Antonia Putzger (Technische Universität, Berlin): What (or Who) Makes an Original? Maximilian I of Bavaria as Collector and Creator of German Renaissance Art
Gabriella Szalay (Columbia University, New York): Wipe It With a Damp Cloth! Restoring Early Netherlandish Paintings

11.00  Coffee/Tea

11.30  Session 2: Contexts of Reception
Christina Ferando (Columbia University, New York): From Altarpiece to Masterpiece: Titian’s ‘Long Unnoticed’ Assumption of the Virgin
Giulia Weston (The Courtauld Institute of Art): Salvator Rosa’s British Afterlives
Edward Houle (McGill University, Montreal): The Petits Appartements at Versailles and the Vicissitudes of Heritage
Owen Hopkins (Royal Academy of Arts): Hawksmoor in the Twentieth Century

13.10  Lunch

14.10  Session 3: Appropriation and Re-making
Jason Nguyen (Harvard University, Boston): Translation, Illustration, and Transmutation: Authorship and Authority in Claude Perrault’s Les dix livres d’architecture de Vitruve (1673)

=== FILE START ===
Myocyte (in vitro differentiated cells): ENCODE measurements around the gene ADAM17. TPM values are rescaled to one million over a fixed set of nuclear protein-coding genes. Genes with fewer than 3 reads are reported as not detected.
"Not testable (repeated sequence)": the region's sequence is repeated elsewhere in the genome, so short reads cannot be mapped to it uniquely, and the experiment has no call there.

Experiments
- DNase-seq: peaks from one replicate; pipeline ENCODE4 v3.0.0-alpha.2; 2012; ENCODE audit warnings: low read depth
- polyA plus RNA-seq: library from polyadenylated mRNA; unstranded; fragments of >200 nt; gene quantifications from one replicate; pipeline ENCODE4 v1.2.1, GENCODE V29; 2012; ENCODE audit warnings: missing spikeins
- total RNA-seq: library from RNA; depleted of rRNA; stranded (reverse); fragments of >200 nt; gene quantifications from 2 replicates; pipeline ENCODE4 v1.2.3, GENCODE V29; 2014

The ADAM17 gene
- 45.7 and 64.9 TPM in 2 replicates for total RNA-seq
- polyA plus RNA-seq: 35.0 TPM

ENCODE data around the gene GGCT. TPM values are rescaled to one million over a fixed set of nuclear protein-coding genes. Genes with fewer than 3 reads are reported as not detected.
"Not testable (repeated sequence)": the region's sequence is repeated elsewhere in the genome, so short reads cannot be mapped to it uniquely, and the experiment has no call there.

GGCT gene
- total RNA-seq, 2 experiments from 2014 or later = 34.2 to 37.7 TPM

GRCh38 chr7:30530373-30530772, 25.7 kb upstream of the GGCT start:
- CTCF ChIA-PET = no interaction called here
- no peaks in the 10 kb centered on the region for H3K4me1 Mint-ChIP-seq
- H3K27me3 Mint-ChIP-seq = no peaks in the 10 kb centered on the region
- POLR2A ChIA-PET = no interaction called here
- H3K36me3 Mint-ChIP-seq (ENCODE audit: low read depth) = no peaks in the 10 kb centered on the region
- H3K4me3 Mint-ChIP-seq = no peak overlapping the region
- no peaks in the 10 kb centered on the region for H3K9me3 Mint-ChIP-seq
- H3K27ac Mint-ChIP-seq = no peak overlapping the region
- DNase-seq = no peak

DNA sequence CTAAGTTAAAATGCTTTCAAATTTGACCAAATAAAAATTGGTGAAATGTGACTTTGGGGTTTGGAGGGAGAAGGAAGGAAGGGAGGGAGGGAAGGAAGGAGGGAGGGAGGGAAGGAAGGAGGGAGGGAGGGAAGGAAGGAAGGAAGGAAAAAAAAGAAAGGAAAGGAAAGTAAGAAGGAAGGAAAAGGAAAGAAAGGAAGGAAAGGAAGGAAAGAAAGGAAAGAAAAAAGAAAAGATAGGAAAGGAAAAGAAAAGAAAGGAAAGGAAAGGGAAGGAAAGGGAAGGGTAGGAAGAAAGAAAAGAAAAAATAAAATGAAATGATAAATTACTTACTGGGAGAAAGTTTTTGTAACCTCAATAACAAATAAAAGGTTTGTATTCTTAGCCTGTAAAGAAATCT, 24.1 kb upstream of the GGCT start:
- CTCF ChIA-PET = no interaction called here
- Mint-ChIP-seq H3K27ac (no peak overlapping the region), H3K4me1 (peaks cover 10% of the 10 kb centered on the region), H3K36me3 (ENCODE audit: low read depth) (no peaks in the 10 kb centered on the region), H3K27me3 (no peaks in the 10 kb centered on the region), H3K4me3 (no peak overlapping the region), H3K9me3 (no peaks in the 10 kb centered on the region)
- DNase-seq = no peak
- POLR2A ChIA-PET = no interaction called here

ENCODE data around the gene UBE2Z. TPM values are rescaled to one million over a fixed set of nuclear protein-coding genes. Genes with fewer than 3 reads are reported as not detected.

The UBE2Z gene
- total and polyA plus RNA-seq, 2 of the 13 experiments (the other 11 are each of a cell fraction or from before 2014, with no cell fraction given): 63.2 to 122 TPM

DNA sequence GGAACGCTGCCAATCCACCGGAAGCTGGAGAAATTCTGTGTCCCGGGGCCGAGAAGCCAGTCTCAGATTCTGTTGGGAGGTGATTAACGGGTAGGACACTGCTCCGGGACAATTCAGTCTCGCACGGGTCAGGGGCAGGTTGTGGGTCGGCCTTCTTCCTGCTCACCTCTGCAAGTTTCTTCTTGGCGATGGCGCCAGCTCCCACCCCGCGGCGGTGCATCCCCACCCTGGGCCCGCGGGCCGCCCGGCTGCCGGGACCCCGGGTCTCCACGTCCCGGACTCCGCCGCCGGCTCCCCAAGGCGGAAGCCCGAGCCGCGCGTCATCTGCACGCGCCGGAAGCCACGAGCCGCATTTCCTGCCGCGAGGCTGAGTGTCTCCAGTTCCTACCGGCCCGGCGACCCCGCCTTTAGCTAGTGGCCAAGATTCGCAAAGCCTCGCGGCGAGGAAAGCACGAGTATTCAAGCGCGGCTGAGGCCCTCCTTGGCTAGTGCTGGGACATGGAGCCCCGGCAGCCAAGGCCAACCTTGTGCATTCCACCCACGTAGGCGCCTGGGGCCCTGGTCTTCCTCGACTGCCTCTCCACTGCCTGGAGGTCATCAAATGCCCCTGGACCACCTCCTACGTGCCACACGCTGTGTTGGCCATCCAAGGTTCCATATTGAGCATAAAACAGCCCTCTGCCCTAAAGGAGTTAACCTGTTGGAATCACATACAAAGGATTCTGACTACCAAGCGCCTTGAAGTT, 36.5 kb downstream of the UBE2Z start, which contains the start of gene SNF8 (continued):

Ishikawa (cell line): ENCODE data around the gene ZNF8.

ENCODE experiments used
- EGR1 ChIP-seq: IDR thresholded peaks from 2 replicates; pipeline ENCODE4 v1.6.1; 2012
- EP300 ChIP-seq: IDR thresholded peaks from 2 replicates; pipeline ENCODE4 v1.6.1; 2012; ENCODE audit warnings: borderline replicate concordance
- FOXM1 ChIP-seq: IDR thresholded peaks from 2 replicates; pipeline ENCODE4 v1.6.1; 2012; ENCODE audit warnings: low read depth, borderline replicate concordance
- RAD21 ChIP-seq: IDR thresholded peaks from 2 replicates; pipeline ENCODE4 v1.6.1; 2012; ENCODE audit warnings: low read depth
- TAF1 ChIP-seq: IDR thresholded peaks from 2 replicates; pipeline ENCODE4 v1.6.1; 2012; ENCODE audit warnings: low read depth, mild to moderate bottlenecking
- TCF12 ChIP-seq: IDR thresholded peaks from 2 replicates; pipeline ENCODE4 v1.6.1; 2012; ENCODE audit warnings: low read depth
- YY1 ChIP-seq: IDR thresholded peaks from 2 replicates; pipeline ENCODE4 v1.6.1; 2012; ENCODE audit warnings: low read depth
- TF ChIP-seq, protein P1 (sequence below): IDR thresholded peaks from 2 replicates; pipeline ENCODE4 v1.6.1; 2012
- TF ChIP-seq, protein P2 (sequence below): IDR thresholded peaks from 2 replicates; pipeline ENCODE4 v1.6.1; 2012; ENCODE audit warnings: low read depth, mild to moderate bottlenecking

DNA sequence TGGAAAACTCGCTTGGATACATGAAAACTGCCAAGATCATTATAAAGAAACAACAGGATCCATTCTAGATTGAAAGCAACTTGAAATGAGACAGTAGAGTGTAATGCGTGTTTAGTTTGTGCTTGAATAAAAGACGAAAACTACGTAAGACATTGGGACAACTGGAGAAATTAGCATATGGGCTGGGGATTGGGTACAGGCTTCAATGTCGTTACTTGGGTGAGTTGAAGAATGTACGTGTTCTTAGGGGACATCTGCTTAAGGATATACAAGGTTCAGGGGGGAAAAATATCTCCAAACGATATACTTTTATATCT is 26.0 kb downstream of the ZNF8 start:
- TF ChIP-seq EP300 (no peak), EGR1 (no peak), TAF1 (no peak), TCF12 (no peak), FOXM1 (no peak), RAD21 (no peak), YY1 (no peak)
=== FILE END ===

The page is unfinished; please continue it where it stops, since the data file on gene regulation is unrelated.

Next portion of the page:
Amy Concannon (Tate Britain, London): Cut, Paste, and Copy: Hubert Robert, François Boucher and the Culture of Appropriation Amongst French Artists in the Eighteenth Century
Heike Zech (Victoria and Albert Museum, London): From Sacred to Profane? The Afterlife of a Seventeenth Century Augsburg Masterpiece
Sian Bowen (Northumbria University, Newcastle): Capturing the Ephemeral: Materiality and Transience Through Drawing Practice

15.50  Coffee/Tea

16.20  Session 4: Display and Preservation
Anna Bortolozzi (National Museum, Stockholm): Notes from the Underground: The Afterlife of Old St. Peter’s in the Vatican Grottos and Other Stories
Noémie Etienne (Barnard College, New York): From the Wall to the Museum: Material and Symbolic Transformations of Paintings in Paris in the Eighteenth Century
Ronit Milano (Ben-Gurion University, Israel): On Trojan Dogs and Long-Lasting Artistic Quarrels: The Case of Jeff Koons in Versailles

17.45  Reception